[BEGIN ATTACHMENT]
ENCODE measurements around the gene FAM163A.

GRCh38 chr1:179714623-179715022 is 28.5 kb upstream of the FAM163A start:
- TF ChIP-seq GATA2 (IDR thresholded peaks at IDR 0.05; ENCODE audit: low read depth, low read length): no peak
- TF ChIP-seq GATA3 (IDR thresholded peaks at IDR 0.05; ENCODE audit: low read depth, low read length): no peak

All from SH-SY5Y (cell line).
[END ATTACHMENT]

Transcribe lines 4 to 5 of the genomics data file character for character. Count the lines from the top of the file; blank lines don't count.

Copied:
- TF ChIP-seq GATA3 (IDR thresholded peaks at IDR 0.05; ENCODE audit: low read depth, low read length): no peak

All from SH-SY5Y (cell line).